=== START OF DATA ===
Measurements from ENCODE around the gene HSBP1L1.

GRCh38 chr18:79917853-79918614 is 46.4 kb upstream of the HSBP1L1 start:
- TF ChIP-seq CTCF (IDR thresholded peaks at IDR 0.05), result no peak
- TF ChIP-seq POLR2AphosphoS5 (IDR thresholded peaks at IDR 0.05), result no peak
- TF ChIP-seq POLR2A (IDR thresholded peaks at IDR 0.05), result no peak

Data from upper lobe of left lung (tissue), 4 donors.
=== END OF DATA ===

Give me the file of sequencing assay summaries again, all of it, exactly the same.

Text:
Measurements from ENCODE around the gene HSBP1L1.

GRCh38 chr18:79917853-79918614 is 46.4 kb upstream of the HSBP1L1 start:
- TF ChIP-seq CTCF (IDR thresholded peaks at IDR 0.05), result no peak
- TF ChIP-seq POLR2AphosphoS5 (IDR thresholded peaks at IDR 0.05), result no peak
- TF ChIP-seq POLR2A (IDR thresholded peaks at IDR 0.05), result no peak

Data from upper lobe of left lung (tissue), 4 donors.